It must be four decades since I asked my teachers in school: “How will knowing this make the slightest difference to my future?”
The “this” in the question kept changing. It might have been the area of a circle, the formula that tells us the equivalence between force and mass times acceleration, or the last words of King Lear. It might have included the colour of a flame when potassium was dropped onto it. Or how many trees Asoka or Akbar (can’t remember which since they both had the same surname – “Thegreat”) planted in northern India.
Not the slightest difference. None of the above has come in handy at any stage in my life; even today I am not sure what happens when you mix hydrogen peroxide and manganese dioxide. One of them is a catalyst and the other is not. I haven’t thought about it all these years. And does that combination produce oxygen or carbon dioxide? I’ll have to google to find out.
Yet I recall the days and nights spent trying to work such things out and remember them on the day before the examination. There were always trick questions.
If we were taught about hydrogen peroxide and manganese dioxide, the question would be about manganese dioxide and hydrogen peroxide, thus throwing half the class into a panic. We were too young to know then, but peroxides were to play roles in many of our lives, although not in the way the school intended. Many developed the ability to tell peroxide blondes from 50 paces.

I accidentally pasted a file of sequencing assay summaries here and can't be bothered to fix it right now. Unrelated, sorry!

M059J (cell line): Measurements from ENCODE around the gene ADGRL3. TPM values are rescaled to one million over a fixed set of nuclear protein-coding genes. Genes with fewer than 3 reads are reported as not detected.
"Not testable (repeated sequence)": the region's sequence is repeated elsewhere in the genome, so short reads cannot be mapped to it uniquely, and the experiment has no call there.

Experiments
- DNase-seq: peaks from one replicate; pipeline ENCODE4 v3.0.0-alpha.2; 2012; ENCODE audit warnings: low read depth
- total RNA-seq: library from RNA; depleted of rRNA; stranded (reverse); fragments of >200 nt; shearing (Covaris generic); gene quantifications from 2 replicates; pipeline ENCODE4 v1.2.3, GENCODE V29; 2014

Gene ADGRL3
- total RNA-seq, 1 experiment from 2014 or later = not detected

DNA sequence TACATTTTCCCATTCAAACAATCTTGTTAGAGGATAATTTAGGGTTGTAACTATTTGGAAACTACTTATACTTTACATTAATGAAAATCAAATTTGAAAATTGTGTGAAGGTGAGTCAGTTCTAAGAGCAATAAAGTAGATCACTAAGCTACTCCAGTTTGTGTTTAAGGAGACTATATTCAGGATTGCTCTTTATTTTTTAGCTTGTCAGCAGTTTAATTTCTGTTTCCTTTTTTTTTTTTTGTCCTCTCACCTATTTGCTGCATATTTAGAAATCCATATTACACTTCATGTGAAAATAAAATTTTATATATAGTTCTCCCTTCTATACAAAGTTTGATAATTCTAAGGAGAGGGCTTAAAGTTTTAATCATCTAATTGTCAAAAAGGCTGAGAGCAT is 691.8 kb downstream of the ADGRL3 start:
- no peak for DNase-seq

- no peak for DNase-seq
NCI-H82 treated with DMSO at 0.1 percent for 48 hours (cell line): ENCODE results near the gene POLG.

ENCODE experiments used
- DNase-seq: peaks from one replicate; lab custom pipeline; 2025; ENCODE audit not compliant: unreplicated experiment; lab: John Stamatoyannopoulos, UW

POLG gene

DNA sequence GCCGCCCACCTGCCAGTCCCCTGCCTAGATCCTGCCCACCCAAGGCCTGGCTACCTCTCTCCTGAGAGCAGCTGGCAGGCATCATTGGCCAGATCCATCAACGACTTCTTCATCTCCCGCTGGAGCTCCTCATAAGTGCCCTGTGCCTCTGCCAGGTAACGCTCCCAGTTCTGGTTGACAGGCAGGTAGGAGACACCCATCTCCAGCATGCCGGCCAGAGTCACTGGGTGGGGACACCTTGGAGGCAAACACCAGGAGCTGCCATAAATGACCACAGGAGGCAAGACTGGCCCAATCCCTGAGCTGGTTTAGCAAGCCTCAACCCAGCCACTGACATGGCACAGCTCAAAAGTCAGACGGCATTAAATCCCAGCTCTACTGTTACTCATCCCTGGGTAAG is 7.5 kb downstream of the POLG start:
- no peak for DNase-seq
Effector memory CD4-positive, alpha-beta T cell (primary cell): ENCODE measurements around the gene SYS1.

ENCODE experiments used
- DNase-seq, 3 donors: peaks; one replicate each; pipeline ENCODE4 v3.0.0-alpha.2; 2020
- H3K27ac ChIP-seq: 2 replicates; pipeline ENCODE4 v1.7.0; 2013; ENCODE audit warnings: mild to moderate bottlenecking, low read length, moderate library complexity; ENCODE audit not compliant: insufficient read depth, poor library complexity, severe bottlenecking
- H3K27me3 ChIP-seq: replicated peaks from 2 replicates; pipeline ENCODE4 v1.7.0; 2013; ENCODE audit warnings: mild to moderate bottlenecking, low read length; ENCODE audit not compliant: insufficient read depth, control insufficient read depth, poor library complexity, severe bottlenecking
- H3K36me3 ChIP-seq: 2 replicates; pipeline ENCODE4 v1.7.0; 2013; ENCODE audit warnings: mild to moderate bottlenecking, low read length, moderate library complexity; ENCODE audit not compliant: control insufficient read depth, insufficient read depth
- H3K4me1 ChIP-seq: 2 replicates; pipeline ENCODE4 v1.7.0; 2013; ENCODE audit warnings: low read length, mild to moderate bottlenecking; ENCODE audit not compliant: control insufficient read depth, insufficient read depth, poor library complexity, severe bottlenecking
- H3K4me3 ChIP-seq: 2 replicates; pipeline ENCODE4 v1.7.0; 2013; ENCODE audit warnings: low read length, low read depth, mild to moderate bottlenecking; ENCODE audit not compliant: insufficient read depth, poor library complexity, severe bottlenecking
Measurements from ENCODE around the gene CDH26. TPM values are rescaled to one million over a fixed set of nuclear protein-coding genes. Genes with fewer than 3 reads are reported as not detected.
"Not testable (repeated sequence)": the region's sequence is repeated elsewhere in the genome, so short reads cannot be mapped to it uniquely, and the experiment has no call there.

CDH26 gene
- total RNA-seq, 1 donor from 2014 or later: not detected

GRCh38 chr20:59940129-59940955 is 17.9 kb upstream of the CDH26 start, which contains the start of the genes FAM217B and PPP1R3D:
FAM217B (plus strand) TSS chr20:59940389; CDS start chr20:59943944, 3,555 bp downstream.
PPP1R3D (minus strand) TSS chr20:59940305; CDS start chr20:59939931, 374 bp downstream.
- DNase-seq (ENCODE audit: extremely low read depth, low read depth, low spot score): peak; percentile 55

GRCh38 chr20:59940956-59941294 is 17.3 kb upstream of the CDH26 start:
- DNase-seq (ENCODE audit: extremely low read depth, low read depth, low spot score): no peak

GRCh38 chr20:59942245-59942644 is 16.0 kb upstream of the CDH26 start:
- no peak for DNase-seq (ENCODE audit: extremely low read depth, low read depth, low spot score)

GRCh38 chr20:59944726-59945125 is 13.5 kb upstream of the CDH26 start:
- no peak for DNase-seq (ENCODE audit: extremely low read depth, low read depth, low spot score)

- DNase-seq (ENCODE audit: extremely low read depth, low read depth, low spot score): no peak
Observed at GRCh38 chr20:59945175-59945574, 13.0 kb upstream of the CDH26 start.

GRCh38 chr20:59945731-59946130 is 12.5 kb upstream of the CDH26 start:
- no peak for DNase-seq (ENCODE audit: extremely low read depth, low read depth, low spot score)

How many middle-aged people can answer eighth standard question papers correctly? Perhaps fifteen per cent? In a group of 35, how many will do so? That’s a tough one isn’t it, involving fractions and all?
Actually, I do my younger self an injustice. There was one question that never made me sweat, wish I’d disappear or hope that the school building would collapse and force the cancellation of exams. And that was this: Describe how you spent your summer vacation.
I made up whole stories, lied about the excitement of going ice-skating on holiday or helping the local police catch dangerous criminals along with four other friends and a dog. Actually, I merely sat at home and read books that described such things. Ice skating in 40 degrees hadn’t attained the sophistication of today. Perhaps the teachers were looking for a combination of imagination and innocence – the former to make up the stories, and the latter to think nobody would catch on.
This has served me well – even if I can’t recognise manganese dioxide or hydrogen peroxide or any of their cousins. It hasn’t stopped me from writing about them. Like here, for instance.
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